The US response is being closely watched for signs of weakness by America’s other allies in the region, who are also feeling the squeeze. Australia’s government strongly protested this week at Chinese pressure on Qantas to list Taiwan as Chinese territory on its website. Australia is already involved in disputes with Beijing over alleged covert meddling by China in its internal political affairs. Similar allegations of Chinese interference have surfaced in New Zealand.

Rodrigo Duterte, the volatile Philippines president, recently became so upset about Chinese encroachment on South China Sea islands claimed by Manila (which refers to the area as the West Philippines Sea) that he threatened to declare war. That led Vietnam, which has its own disputes with Beijing, to call for calm.

Dangerous US-China flashpoint issues appear to be multiplying fast. The two superpowers are locked in a worsening trade dispute. China took furious exception to American and Taiwanese comments about this week’s anniversary of the 1989 Tiananmen Square massacre of pro-democracy demonstrators. It flatly rejects criticism of its repression of similar sentiments in Hong Kong.

Now the US and China may also be heading for a collision over Trump’s attempts to cut a denuclearisation-for-normalisation deal with North Korea at a summit next week. China may greatly benefit from an end to sanctions. But if Pyongyang comes in from the cold, Beijing could catch a strategic chill.

Speaking in Singapore at the weekend, James Mattis, the US defence secretary, had a tough message for China, indicating how far relations have deteriorated since Trump visited Beijing last year. “We have seen those who wanted to dominate the region come and go, and we have been with you,” Mattis told America’s allies. China would ultimately pay a heavy price for bullying its neighbours.


Russia and Germany: From Estranged Partners to Good Neighbors

June 6, 2018

by Dmitri Trenin


Summary:  Russia can strengthen its geopolitical positioning in Europe in some respects by seeking to cooperate more with Germany, its most important European partner.


Like Moscow’s relations with the West more broadly, Russia’s ties with Germany—its most important European partner—have grown increasingly strained over the past few years. Previous hopes of Russia’s integration into a Greater Europe from Lisbon in the west to Vladivostok in the east have evaporated. The formerly cordial relationship between Moscow and Berlin has cooled off, as estrangement and even mutual alienation have set in.

Yet, while past illusions of integration cannot and should not be revived, Russian-German relations can be made more productive. Russia could take steps to streamline and strengthen its geopolitical posture in Eastern Europe, while improving the climate for Moscow’s relations with Berlin. Such steps would include easing tensions in eastern Ukraine and a series of costly frozen conflicts involving Moldova and Georgia, while also seeking to improve Russia’s ties with Germany, especially economically. Of course, Moscow needs to remember that Germany is not a stand-alone power but an integral part of the EU and NATO. With that in mind, Russian efforts to improve relations with the EU’s premier economy should be seen as a key element in a wider strategy of repairing Russia’s strained ties with Europe.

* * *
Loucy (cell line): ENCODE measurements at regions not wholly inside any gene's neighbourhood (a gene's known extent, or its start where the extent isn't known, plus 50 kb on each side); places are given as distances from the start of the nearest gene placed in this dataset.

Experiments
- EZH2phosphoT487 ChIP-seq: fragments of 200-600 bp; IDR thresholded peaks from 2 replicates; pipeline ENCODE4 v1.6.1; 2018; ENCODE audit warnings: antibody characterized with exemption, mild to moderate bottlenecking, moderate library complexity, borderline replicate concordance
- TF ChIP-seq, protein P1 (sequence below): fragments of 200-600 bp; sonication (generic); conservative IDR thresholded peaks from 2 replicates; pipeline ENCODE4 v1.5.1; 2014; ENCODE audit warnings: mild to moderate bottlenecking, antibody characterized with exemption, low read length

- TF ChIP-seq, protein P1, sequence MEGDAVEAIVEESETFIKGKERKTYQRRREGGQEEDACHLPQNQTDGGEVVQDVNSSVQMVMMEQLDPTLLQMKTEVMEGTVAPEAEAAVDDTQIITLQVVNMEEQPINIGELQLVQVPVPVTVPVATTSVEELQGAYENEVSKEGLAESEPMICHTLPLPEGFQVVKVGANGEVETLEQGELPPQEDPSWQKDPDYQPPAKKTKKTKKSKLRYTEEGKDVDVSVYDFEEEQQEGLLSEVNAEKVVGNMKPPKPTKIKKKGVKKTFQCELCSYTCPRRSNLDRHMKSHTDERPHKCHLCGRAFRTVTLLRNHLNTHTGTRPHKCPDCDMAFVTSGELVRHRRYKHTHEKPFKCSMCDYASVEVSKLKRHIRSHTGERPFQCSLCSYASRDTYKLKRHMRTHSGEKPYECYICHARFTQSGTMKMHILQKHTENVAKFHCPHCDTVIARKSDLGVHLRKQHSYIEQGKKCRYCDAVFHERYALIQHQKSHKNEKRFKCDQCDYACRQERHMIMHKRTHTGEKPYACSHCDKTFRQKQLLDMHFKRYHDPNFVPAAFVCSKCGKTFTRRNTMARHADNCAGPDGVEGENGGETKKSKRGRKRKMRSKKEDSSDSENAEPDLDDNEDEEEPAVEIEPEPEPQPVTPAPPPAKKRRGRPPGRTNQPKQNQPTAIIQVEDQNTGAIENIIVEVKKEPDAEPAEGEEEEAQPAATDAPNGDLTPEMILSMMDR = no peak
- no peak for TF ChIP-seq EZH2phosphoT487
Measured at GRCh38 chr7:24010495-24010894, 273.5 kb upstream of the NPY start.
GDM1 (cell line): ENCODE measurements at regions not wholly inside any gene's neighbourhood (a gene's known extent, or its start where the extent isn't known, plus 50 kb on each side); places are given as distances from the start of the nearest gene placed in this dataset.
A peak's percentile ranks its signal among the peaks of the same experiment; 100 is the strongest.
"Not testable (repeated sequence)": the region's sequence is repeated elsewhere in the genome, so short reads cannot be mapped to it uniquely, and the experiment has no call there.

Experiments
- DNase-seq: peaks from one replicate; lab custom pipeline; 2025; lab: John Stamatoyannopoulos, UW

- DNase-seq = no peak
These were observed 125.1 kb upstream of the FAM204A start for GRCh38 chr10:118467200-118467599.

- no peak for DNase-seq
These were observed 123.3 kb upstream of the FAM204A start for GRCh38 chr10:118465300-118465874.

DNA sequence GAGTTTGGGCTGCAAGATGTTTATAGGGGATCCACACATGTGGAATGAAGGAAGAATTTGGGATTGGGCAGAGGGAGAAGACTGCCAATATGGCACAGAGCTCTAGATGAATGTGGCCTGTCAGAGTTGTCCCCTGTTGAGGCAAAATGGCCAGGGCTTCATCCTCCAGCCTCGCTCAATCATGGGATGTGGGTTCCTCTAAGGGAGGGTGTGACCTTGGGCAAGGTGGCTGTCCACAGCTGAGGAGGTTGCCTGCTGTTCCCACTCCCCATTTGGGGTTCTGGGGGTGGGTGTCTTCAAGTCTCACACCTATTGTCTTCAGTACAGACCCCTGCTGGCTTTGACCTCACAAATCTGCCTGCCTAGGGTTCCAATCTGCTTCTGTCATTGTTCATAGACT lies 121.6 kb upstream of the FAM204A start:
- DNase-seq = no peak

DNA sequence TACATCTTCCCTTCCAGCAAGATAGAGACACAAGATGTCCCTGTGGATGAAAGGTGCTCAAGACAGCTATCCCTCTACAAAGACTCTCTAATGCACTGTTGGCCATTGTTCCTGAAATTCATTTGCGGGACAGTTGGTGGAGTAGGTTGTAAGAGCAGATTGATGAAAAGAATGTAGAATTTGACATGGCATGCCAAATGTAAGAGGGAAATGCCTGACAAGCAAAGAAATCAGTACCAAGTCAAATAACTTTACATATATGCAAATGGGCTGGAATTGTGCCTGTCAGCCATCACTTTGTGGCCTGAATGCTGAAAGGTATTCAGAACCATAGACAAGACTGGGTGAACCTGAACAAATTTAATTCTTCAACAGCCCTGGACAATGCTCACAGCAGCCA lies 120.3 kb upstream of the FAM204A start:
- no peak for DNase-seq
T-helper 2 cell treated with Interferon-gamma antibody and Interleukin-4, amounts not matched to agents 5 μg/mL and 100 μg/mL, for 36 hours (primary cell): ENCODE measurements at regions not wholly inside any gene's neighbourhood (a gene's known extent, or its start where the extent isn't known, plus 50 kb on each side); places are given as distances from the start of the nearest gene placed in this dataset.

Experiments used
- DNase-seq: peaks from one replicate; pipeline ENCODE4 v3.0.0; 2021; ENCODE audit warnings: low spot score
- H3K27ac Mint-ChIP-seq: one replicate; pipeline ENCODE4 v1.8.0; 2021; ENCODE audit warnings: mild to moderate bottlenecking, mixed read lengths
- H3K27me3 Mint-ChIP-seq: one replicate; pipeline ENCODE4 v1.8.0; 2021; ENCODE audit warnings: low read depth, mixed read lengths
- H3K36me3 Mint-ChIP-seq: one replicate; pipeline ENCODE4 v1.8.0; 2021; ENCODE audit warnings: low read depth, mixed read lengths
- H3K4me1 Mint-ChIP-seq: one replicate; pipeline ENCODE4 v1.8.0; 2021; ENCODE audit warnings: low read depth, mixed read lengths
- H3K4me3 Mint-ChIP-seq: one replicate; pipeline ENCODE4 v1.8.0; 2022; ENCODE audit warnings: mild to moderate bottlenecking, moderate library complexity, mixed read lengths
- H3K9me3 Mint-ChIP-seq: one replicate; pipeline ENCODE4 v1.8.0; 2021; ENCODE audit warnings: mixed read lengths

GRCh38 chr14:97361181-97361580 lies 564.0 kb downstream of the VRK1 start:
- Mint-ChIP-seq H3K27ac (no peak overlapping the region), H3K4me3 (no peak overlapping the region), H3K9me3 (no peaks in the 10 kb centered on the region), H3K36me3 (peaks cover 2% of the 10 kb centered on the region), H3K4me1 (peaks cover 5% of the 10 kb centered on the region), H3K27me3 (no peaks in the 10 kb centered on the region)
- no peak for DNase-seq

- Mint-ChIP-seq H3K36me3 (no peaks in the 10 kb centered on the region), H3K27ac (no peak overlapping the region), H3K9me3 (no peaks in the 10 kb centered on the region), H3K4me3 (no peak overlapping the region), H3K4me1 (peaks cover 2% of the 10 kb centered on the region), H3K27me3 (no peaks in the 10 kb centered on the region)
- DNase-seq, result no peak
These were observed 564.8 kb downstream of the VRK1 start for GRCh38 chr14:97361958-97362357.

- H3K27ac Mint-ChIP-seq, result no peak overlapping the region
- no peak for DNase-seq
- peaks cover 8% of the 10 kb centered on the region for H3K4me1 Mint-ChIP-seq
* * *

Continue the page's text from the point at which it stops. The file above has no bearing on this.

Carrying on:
The Ups and Downs of German-Russian Relations

Russian-German relations have been at the center of European politics for three hundred years. While Russia and Germany have been allies on many occasions, in the twentieth century they twice went to war against each other. In World War II, Adolf Hitler’s invasion of the Soviet Union eventually led to the defeat of Nazi Germany, a victory that made the Soviet Union the leading power in control of half of Europe and Germany. Soon thereafter, the Soviet Union became a nuclear superpower. Even today, the legacy of World War II serves as a foundation for Russia’s international status and moral authority and as one of the bases of modern Russian identity. For Germany, too, the end of World War II and the demise of the Third Reich became a watershed event, which helped mold a new German identity based on the rule of law, market economics, a respect for humanity, tolerance, and restraint in the use of military force.

Historical Reconciliation

The impending end of the Cold War, which resulted in the reunification of Germany in 1990, marked another important turning point. Moscow’s support for German reunification under the framework of the Federal Republic of Germany became a symbol of historical reconciliation forty-five years after the bloodiest war in the history of the two countries, in which 28 million Soviet citizens died. This reconciliation got under way soon after the end of the war, especially on the territory of the German Democratic Republic (East Germany), a state that the Soviet Union helped to create. The rapprochement between Russians and Germans continued with then West German chancellor Willy Brandt’s Neue Ostpolitik (New Eastern policy) in the early 1970s, which resulted in the 1970 Moscow Treaty between the Soviet Union and West Germany, as well as West Germany’s treaties with Poland and Czechoslovakia and the Quadripartite Agreement on Berlin. The breakup of the Soviet Union in 1991 that came on the heels of German reunification did not roll back the relations between Germany and what came to be the Russian Federation, the historical successor to the Soviet Union. To the contrary, bilateral relations actively developed at every level and in many spheres.